Small artisan breweries are well represented in Beer Wars, a documentary that discusses the grass roots efforts of the craft beer industry, particularly their grueling struggles when matched up against the larger corporate competitors.
Writer and director Arat Baron (who formerly helped grow the Mike’s Lemonade brand) embarks on an honest quest for answers to the “beer wars” phenomenon, the alcoholic's version of David and Goliath. Baron's background in the industry sets a good foundation for the movie, which began in September 2005, and while the production quality (and certain subject focus) could be better, what results is a heartfelt effort to "change the world's opinion on those infamous 99 bottles of beer on the wall."
The smaller craft breweries face massive challenges when competing against the larger breweries, who may have an inferior product but possess priceless name recognition and loyal shelf space in stores. The big guys have the money to spend on advertising, while the microbreweries have a tiny fraction of such a budget, if at all. They simply don't sell enough beer to offer the lowest prices and base their revenue on the high volume of sales.
Getting beer distributors to pick up the product in the first place is a massive undertaking, and we're taken through the painstaking steps of a struggling startup beer brand as it attempts to move in on the tried-and-true. Throughout the film are scattered interviews with 'beer people,' including the great Charlie Papazian, Maureen Ogle, author of Ambitious Brew, Todd Alstrom of Beer Advocate, Greg Koch of Stone and more.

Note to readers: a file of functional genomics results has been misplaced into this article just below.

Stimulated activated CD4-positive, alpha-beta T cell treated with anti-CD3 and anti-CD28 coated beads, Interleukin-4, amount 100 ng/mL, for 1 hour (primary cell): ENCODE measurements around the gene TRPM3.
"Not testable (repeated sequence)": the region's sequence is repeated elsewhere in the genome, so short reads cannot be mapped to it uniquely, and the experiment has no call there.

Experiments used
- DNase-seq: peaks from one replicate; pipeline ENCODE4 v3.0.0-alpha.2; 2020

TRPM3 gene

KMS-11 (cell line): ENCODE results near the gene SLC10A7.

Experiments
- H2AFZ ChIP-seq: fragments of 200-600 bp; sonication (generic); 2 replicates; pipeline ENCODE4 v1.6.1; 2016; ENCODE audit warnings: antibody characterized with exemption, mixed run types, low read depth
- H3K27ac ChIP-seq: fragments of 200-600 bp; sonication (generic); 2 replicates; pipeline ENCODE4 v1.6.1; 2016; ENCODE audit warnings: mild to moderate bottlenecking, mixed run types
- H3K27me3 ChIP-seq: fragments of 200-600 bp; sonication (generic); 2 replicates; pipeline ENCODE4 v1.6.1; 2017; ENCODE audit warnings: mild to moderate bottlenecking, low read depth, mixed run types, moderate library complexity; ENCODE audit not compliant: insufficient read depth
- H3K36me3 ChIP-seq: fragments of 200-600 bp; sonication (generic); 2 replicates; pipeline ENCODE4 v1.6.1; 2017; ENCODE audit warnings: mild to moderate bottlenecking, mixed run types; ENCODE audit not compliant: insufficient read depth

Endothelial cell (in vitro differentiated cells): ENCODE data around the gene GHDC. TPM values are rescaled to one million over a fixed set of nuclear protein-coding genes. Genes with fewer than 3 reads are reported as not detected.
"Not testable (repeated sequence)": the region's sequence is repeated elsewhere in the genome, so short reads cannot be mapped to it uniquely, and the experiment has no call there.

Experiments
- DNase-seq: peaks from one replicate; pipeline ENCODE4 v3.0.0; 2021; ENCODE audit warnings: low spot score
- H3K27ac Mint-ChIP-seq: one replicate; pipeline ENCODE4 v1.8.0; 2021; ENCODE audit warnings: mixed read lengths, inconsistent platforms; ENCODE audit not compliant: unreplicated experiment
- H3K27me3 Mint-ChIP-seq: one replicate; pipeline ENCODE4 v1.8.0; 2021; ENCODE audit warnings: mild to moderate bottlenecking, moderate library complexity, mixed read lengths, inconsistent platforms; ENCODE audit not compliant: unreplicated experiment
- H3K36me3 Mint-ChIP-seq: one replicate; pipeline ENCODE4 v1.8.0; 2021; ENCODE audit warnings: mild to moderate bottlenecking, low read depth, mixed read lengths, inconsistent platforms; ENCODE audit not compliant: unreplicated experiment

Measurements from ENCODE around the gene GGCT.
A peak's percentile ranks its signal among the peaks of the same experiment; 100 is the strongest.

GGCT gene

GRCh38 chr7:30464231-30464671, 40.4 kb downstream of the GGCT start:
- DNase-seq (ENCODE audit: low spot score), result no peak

The three-tier system has made it especially difficult for craft brewers to get their product into the market, particularly when the Macro Breweries continually work the retail stores to ensure they get the most space and the best location. Moonshot, the Caffeine Beer, is a subject used to outline the struggles of an up and coming brewer. As the difficulties mount in their attempts to market their product, one has to wonder if better luck would be had with a beer that has some actual quality to it. Who the hell wants caffeinated beer?
What makes for an entertaining and informative film could've been far better had the editing been given more consideration. Many of the clips were entirely too short, augmenting concepts and scenes, and given that the subject matter is a centerpiece of passion for many, one would imagine that the film's narration and pacing would be more professionally developed. Having been shot in a shades-of-Michael-Moore style, a certain level of professional criteria applies.
You can get more information at the official site: Beer Wars